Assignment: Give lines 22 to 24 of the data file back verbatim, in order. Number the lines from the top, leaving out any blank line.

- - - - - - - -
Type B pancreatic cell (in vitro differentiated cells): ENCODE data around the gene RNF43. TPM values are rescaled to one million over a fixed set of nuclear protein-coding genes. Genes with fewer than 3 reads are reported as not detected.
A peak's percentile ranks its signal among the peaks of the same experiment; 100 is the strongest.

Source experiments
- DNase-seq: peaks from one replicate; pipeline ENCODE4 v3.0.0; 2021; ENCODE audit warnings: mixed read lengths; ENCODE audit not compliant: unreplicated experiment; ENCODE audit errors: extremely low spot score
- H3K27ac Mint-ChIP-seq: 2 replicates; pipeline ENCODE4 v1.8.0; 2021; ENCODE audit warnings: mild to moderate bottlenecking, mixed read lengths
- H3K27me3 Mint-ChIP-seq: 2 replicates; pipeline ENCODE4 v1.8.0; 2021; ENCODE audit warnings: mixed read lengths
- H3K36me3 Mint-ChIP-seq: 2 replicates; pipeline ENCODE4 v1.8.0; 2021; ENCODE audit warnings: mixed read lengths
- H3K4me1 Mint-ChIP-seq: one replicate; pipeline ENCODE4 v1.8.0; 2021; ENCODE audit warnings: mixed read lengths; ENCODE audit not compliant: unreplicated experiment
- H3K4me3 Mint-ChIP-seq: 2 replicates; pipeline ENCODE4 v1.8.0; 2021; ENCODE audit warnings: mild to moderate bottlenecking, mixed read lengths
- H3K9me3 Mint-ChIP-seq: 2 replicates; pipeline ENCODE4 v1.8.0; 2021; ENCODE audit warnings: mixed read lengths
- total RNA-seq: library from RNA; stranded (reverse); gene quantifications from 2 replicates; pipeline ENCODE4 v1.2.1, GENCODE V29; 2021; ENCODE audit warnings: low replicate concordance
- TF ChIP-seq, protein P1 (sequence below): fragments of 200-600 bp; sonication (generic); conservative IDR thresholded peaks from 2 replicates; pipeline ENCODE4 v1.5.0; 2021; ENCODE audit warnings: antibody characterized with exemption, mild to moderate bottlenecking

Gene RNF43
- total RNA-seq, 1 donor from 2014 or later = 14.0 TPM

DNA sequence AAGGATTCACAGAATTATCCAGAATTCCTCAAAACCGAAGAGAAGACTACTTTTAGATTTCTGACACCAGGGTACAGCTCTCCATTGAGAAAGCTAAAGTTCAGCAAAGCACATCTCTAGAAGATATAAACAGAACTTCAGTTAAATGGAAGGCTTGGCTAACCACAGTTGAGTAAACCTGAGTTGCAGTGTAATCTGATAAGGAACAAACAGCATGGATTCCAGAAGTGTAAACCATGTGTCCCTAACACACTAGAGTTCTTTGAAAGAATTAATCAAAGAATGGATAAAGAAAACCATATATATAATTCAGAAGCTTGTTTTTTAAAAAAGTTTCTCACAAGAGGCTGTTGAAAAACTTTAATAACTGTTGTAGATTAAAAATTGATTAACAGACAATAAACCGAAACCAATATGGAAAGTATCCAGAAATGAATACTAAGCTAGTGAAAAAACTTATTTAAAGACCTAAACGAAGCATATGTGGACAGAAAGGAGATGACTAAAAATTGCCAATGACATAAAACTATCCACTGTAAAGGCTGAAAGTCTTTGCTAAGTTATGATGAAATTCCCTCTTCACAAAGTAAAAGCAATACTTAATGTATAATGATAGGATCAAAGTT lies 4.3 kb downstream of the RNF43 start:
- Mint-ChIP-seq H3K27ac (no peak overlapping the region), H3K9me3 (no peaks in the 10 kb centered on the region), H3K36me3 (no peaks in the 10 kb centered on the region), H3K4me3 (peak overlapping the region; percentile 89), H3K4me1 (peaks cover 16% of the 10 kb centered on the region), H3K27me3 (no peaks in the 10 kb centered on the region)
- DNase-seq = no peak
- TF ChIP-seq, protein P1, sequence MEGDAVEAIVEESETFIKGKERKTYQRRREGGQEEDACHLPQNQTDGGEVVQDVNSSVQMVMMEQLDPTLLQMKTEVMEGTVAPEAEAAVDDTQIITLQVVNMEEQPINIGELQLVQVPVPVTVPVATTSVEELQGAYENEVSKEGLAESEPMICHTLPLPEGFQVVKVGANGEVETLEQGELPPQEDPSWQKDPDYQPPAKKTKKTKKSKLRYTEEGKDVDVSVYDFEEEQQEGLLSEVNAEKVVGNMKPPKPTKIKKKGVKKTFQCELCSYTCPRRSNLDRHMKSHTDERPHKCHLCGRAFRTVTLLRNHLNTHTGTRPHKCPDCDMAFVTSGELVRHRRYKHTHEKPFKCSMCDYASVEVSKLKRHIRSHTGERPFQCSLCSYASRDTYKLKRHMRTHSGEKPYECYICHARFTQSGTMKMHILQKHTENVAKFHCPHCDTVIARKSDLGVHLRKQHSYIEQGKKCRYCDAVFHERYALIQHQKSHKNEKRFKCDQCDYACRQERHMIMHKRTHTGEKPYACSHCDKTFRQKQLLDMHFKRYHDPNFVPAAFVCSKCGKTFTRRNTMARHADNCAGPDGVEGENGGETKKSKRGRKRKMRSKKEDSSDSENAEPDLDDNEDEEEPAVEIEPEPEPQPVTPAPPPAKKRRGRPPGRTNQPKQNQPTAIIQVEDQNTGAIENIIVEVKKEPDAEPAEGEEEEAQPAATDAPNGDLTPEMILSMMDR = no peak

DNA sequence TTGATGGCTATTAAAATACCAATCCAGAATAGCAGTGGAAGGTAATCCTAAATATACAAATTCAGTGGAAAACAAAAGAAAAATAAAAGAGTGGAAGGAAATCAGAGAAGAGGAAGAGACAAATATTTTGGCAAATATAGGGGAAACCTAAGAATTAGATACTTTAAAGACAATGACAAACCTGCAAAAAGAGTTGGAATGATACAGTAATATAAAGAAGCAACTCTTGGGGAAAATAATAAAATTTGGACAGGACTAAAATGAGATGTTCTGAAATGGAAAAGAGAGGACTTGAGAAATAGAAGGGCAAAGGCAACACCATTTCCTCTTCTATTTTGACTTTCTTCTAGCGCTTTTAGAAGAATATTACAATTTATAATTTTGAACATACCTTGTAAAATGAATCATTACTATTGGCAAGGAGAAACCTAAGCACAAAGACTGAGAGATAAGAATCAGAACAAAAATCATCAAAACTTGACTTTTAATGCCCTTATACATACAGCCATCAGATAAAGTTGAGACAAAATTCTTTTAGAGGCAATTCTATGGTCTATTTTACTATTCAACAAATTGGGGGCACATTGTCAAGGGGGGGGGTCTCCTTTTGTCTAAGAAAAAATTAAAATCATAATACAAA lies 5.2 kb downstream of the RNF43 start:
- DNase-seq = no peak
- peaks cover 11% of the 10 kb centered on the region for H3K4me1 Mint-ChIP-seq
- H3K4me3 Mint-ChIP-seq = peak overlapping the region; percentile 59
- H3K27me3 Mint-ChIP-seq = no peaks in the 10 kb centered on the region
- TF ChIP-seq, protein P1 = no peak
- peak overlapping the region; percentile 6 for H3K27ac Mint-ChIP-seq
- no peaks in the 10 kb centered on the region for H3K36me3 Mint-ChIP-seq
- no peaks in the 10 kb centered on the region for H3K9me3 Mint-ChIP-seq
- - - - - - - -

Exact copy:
- H3K4me3 Mint-ChIP-seq = peak overlapping the region; percentile 59
- H3K27me3 Mint-ChIP-seq = no peaks in the 10 kb centered on the region
- TF ChIP-seq, protein P1 = no peak